Memory Performance

ARM made several improvements to the A73’s memory system. Both L1 caches see an increase in size, with the I-cache growing from 48KB (A72) to 64KB and the D-cache doubling in size to 64KB. The A73 includes several other changes, such as enhanced prefetching, that should improve cache performance too.

The A73 still has 2 AGUs like the A72, but they are now capable of both load and store operations instead of having each AGU dedicated to a single operation like in the A72, which should improve the issue rate into main system memory.

The Kirin 960’s larger 64KB L1 cache maintains a steady latency of 1.27ns versus 1.74ns for the Kirin 950, a 27% improvement that far exceeds the 2.6% difference in CPU frequency, highlighting the A73’s L1 cache improvements. L2 cache latency is essentially the same, but Kirin 960 again shows a 27% latency improvement over Kirin 950 when accessing main memory, which should be beneficial for the latency sensitive CPUs.

Memory bandwidth results are less definitive, however. The Kirin 960 shows up to a 30% improvement in L1 read bandwidth over the Kirin 950 depending on the access pattern used, although L1 write bandwidth is lower by nearly the same amount. The 960’s L2 cache bandwidth is also lower for both read and write by up to about 30%.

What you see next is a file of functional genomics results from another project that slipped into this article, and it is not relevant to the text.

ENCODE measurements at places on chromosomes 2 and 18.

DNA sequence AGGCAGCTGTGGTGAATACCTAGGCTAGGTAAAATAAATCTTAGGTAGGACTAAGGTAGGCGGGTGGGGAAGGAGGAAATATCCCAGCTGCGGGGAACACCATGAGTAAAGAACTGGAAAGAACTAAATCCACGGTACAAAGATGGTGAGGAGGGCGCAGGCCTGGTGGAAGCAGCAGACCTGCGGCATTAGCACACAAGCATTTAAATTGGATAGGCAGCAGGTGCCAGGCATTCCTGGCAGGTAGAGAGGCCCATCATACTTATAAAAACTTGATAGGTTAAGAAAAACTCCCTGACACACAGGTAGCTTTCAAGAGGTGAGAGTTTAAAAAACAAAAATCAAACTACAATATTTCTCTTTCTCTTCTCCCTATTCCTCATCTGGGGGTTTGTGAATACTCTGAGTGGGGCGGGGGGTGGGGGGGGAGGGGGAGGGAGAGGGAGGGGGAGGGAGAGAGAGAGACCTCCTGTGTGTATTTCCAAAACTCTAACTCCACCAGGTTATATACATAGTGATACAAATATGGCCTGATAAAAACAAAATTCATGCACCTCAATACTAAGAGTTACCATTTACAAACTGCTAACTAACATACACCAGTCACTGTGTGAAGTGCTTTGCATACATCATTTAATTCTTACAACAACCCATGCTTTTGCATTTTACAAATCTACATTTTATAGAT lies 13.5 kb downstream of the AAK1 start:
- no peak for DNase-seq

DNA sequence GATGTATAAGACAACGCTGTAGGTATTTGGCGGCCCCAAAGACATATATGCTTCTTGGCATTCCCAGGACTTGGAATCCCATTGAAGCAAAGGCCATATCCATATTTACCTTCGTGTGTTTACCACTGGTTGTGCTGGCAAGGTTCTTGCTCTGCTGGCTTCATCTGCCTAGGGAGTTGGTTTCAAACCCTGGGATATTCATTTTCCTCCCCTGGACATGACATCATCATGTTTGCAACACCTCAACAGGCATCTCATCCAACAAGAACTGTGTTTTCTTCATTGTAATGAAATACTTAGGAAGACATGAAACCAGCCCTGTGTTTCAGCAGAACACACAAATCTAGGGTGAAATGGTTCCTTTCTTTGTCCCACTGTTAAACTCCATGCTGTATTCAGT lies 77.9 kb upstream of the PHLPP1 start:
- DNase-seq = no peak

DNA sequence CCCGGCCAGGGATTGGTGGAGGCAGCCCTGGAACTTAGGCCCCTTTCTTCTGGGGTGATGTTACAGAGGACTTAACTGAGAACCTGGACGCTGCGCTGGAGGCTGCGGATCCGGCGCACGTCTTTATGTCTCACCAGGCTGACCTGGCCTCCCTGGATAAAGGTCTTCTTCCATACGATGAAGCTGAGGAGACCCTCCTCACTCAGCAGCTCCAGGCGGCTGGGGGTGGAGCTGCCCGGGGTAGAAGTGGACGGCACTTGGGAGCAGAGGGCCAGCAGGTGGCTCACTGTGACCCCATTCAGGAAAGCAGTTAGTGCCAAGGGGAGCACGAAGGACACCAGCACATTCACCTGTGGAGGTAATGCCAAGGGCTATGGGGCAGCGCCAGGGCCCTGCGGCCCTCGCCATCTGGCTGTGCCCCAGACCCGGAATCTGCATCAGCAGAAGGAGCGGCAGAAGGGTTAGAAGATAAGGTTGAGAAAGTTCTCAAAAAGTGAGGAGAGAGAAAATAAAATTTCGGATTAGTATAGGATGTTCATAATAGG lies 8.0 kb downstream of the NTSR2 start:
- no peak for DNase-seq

The two graphs above, which show reading and writing NEON instructions using two threads, help to illustrate Kirin 960’s memory bandwidth. When reading instructions, Kirin 960’s L1 cache outperforms the 950’s, but bandwidth drops once it hits the L2 cache. The Kirin 950 outpaces the 960 when writing to both L1 and L2, only falling below the 960’s bandwidth when writing to system memory. This reduction in cache bandwidth could help explain the Kirin 960’s performance regression in several of Geekbench 4’s floating-point tests.

Geekbench 4 - Memory Performance
Single Threaded
  Kirin 960 Kirin 950
(% Advantage)
Exynos 7420
(% Advantage)
Snapdragon 821
(% Advantage)
Memory Copy 4.55 GB/s 3.67 GB/s
(23.87%)
3.61 GB/s
(26.04%)
7.82 GB/s
(-41.84%)
Memory Latency 12.1 Mops/s 9.6 Mops/s
(25.39%)
5.6 Mops/s
(115.67%)
6.6 Mops/s
(81.82%)
Memory Bandwidth 15.5 GB/s 9.2 GB/s
(69.28%)
7.5 GB/s
(105.84%)
13.5 GB/s
(14.53%)

While the Kirin 960’s L1/L2 cache performance is mixed, it holds a clear advantage over the Kirin 950 when using system memory. Memory latency improves by 25%, about the same amount our internal testing shows, and memory bandwidth improves by 69%. The A73’s two load/store AGUs are likely responsible for a large chunk of the additional memory bandwidth, with the Mate 9’s higher memory bus frequency helping some too.

System Performance

Now it’s time to see how Kirin 960’s lower-level CPU and memory results translate into real-world performance, keeping in mind that OEMs can influence the balance between performance and battery life in a number of ways, including adjusting thermal limits and parameters that govern CPU scheduler and DVFS behavior, which is one reason why two devices with the same SoC can perform differently.

PCMark - Work 2.0 Performance Overall

PCMark - Web Browsing 2.0

PCMark - Writing 2.0

PCMark - Data Manipulation 2.0